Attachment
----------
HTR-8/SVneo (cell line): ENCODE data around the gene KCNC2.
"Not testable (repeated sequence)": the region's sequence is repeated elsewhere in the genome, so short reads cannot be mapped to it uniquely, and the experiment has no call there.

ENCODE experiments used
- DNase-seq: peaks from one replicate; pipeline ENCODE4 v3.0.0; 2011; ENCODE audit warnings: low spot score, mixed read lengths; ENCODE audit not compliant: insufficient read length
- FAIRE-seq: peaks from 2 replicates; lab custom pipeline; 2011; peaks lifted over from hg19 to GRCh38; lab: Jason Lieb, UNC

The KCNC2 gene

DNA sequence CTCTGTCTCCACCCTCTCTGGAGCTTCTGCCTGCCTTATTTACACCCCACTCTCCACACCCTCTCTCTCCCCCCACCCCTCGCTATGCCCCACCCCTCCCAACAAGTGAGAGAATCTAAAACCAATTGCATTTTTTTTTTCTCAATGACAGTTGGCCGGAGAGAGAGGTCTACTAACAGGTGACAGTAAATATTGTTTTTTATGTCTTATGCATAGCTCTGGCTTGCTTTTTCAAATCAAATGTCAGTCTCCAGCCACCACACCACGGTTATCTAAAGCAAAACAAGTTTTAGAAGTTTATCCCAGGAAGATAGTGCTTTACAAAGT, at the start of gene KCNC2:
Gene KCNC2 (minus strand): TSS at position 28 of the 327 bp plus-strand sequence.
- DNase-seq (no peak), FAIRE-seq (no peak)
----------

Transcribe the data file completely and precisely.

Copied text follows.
HTR-8/SVneo (cell line): ENCODE data around the gene KCNC2.
"Not testable (repeated sequence)": the region's sequence is repeated elsewhere in the genome, so short reads cannot be mapped to it uniquely, and the experiment has no call there.

ENCODE experiments used
- DNase-seq: peaks from one replicate; pipeline ENCODE4 v3.0.0; 2011; ENCODE audit warnings: low spot score, mixed read lengths; ENCODE audit not compliant: insufficient read length
- FAIRE-seq: peaks from 2 replicates; lab custom pipeline; 2011; peaks lifted over from hg19 to GRCh38; lab: Jason Lieb, UNC

The KCNC2 gene

DNA sequence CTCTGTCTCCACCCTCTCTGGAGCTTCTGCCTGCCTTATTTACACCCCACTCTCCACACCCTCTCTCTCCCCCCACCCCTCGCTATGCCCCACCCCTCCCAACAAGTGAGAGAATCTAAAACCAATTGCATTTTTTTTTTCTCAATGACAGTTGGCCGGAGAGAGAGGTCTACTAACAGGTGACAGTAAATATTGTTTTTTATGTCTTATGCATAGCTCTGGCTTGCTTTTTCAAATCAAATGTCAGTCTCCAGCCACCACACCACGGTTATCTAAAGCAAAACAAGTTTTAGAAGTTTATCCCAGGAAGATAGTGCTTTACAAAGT, at the start of gene KCNC2:
Gene KCNC2 (minus strand): TSS at position 28 of the 327 bp plus-strand sequence.
- DNase-seq (no peak), FAIRE-seq (no peak)